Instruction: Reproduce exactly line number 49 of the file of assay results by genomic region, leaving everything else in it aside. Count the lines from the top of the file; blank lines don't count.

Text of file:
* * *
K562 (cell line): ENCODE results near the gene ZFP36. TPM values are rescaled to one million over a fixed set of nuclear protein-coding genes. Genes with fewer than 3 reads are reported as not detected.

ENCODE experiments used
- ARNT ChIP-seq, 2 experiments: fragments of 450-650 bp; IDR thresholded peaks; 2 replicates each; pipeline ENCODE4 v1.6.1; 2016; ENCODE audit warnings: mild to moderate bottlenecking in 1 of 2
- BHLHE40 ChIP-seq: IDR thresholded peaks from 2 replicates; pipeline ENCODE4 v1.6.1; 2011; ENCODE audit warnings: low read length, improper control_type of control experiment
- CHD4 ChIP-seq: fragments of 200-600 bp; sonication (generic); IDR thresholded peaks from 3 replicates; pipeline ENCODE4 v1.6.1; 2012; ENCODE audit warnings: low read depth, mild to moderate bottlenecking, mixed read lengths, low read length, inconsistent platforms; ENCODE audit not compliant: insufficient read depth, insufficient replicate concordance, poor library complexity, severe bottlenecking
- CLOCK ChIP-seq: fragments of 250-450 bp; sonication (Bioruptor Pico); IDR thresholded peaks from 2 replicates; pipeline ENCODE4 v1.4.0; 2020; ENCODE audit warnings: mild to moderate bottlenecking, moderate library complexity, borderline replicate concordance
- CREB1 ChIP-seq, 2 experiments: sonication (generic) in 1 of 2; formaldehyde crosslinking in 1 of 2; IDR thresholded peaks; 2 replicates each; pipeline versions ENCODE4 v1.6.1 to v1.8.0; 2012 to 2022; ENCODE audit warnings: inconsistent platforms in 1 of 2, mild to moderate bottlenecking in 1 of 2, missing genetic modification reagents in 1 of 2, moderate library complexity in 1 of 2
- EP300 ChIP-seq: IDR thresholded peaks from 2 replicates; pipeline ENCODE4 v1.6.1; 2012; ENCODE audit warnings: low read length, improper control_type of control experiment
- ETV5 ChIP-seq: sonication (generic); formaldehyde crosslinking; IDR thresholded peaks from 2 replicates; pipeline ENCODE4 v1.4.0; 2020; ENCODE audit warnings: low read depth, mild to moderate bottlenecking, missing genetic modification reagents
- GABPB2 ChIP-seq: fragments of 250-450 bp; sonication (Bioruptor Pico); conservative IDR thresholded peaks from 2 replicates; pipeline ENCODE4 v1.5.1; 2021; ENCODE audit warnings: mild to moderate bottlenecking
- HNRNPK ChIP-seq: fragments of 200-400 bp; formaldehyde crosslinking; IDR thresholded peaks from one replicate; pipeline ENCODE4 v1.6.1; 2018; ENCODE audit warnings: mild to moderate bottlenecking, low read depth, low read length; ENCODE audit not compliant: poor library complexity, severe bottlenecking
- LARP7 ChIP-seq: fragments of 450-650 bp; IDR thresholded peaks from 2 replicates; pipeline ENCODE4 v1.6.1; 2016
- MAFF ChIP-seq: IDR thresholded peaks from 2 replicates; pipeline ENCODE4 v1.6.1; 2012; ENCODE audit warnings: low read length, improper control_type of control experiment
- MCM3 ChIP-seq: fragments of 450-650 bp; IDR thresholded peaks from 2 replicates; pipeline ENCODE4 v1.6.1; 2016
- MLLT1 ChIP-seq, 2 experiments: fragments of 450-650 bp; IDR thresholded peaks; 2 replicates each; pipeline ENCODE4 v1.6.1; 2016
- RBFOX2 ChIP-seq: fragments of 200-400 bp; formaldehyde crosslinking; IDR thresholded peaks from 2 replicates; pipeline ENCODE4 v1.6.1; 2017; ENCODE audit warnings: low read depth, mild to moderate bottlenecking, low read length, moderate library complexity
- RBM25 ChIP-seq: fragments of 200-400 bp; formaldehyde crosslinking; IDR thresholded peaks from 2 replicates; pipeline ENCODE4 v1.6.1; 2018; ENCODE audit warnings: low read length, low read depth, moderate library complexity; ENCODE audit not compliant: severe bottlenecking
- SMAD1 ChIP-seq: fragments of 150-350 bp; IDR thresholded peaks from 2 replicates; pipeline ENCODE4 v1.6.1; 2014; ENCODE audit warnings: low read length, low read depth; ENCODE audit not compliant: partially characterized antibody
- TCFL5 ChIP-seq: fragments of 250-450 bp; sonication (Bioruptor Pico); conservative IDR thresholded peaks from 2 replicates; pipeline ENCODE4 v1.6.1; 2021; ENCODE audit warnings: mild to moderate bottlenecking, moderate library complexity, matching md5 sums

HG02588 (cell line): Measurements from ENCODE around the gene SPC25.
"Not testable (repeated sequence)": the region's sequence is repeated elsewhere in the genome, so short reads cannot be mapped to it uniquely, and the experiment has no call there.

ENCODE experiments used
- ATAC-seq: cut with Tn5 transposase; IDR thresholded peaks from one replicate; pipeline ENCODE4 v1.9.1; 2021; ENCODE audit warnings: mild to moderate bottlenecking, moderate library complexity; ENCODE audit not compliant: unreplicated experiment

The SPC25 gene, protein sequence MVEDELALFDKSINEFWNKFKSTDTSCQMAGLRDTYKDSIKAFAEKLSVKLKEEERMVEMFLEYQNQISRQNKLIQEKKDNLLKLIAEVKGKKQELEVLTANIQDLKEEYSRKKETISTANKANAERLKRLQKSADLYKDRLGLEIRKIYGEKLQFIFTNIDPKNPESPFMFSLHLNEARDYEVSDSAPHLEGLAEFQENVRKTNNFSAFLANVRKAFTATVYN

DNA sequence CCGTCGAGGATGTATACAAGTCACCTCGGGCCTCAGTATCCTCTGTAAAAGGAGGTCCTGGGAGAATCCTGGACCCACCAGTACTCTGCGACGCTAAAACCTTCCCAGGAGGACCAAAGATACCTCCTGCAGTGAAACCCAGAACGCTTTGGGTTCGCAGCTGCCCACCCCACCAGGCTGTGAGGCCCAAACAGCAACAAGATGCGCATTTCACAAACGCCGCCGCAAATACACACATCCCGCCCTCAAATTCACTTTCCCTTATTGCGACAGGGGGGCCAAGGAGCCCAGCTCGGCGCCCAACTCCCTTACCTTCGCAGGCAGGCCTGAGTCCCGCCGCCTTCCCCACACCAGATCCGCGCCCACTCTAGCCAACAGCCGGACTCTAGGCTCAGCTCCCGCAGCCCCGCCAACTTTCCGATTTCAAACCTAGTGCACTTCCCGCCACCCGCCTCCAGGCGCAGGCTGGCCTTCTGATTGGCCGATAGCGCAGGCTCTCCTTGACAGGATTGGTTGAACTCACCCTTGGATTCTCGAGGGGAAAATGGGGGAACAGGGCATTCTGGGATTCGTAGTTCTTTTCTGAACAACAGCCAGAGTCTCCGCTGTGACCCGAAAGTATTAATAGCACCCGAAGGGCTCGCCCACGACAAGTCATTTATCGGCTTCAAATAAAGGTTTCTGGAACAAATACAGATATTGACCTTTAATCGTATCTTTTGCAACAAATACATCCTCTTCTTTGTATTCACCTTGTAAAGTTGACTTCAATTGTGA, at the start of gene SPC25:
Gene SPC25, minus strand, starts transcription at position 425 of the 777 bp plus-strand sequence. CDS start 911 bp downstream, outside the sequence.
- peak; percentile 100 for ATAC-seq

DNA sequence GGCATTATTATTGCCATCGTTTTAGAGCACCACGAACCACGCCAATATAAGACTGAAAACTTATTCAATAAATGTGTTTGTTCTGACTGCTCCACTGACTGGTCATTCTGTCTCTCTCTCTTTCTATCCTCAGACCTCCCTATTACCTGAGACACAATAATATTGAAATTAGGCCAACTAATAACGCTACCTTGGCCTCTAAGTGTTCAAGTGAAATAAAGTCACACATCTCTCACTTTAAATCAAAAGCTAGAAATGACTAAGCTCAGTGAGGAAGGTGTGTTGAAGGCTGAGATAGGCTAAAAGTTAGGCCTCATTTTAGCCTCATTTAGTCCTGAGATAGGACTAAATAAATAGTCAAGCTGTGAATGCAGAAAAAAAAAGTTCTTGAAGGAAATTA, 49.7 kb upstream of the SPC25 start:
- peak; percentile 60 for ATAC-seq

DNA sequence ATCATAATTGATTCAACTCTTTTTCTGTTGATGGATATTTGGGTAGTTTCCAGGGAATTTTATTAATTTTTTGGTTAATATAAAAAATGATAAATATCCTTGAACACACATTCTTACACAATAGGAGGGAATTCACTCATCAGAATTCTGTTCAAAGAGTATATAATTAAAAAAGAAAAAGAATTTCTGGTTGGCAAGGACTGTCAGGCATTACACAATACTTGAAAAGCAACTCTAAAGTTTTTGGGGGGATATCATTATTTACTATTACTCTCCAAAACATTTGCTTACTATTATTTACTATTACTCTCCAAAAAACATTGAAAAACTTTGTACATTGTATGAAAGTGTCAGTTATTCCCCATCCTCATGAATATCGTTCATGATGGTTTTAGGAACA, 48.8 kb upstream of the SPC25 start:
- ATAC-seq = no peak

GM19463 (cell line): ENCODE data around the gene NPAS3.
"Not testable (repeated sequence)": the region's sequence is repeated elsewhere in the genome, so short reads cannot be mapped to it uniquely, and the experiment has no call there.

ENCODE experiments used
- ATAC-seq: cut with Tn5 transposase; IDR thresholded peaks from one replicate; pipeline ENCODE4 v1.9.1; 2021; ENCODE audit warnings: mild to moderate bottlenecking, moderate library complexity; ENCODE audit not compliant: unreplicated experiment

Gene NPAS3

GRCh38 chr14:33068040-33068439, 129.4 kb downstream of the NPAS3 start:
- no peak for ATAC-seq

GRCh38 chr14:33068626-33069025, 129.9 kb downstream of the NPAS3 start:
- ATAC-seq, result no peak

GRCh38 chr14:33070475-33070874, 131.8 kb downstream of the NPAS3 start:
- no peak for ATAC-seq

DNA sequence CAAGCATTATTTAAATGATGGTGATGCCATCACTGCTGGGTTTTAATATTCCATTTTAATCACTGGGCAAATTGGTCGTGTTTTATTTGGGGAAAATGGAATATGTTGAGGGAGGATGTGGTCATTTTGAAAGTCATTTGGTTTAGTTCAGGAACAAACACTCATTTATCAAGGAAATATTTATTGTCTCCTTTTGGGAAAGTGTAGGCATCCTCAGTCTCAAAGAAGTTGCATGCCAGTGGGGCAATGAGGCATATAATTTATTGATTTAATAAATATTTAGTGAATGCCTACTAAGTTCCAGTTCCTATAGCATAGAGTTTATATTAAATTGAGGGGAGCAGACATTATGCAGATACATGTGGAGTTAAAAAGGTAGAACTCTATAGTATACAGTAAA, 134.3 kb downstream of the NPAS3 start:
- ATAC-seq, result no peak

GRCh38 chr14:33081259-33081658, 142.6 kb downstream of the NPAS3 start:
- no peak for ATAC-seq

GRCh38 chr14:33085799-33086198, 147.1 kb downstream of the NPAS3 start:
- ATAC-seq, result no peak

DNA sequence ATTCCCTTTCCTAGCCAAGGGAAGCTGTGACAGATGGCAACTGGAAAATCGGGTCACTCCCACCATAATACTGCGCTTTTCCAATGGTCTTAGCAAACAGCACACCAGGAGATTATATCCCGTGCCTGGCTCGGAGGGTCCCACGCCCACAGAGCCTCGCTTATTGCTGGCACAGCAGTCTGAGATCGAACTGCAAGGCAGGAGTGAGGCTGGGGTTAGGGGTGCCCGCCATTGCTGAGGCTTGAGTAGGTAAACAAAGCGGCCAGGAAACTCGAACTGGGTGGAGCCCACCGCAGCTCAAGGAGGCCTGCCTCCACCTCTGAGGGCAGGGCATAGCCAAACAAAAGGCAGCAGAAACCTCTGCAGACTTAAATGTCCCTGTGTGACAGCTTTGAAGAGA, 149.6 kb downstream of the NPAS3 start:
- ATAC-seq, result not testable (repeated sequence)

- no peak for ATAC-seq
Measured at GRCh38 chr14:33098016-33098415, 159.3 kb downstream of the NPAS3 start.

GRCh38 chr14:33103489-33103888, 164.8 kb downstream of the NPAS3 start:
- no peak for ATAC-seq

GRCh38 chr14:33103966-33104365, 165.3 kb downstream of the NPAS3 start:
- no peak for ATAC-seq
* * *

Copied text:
DNA sequence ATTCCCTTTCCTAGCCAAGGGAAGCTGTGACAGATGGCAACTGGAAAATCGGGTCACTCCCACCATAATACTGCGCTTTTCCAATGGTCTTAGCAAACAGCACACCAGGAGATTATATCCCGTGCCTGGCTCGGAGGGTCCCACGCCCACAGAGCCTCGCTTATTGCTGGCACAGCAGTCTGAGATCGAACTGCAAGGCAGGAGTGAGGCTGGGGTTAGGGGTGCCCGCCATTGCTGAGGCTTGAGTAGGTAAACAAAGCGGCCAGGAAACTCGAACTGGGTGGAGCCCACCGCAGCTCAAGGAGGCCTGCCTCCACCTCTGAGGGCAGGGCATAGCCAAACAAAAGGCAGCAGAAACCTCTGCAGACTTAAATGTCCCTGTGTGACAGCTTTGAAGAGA, 149.6 kb downstream of the NPAS3 start: